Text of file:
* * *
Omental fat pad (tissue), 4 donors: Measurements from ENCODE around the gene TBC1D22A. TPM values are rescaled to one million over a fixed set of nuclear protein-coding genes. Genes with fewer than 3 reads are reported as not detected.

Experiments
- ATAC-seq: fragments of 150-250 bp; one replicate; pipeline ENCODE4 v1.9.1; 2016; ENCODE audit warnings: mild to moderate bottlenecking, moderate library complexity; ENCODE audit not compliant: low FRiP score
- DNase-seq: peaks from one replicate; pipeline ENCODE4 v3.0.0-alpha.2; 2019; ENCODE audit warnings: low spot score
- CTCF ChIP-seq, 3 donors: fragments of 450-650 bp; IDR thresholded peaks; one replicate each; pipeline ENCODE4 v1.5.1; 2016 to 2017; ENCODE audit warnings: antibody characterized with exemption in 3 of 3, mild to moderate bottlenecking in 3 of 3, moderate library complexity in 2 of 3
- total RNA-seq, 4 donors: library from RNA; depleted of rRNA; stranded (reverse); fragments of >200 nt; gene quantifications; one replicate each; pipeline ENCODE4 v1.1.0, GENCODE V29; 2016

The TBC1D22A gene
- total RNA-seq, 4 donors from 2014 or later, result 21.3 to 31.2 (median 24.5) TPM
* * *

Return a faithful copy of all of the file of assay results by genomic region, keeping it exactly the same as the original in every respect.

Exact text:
Omental fat pad (tissue), 4 donors: Measurements from ENCODE around the gene TBC1D22A. TPM values are rescaled to one million over a fixed set of nuclear protein-coding genes. Genes with fewer than 3 reads are reported as not detected.

Experiments
- ATAC-seq: fragments of 150-250 bp; one replicate; pipeline ENCODE4 v1.9.1; 2016; ENCODE audit warnings: mild to moderate bottlenecking, moderate library complexity; ENCODE audit not compliant: low FRiP score
- DNase-seq: peaks from one replicate; pipeline ENCODE4 v3.0.0-alpha.2; 2019; ENCODE audit warnings: low spot score
- CTCF ChIP-seq, 3 donors: fragments of 450-650 bp; IDR thresholded peaks; one replicate each; pipeline ENCODE4 v1.5.1; 2016 to 2017; ENCODE audit warnings: antibody characterized with exemption in 3 of 3, mild to moderate bottlenecking in 3 of 3, moderate library complexity in 2 of 3
- total RNA-seq, 4 donors: library from RNA; depleted of rRNA; stranded (reverse); fragments of >200 nt; gene quantifications; one replicate each; pipeline ENCODE4 v1.1.0, GENCODE V29; 2016

The TBC1D22A gene
- total RNA-seq, 4 donors from 2014 or later, result 21.3 to 31.2 (median 24.5) TPM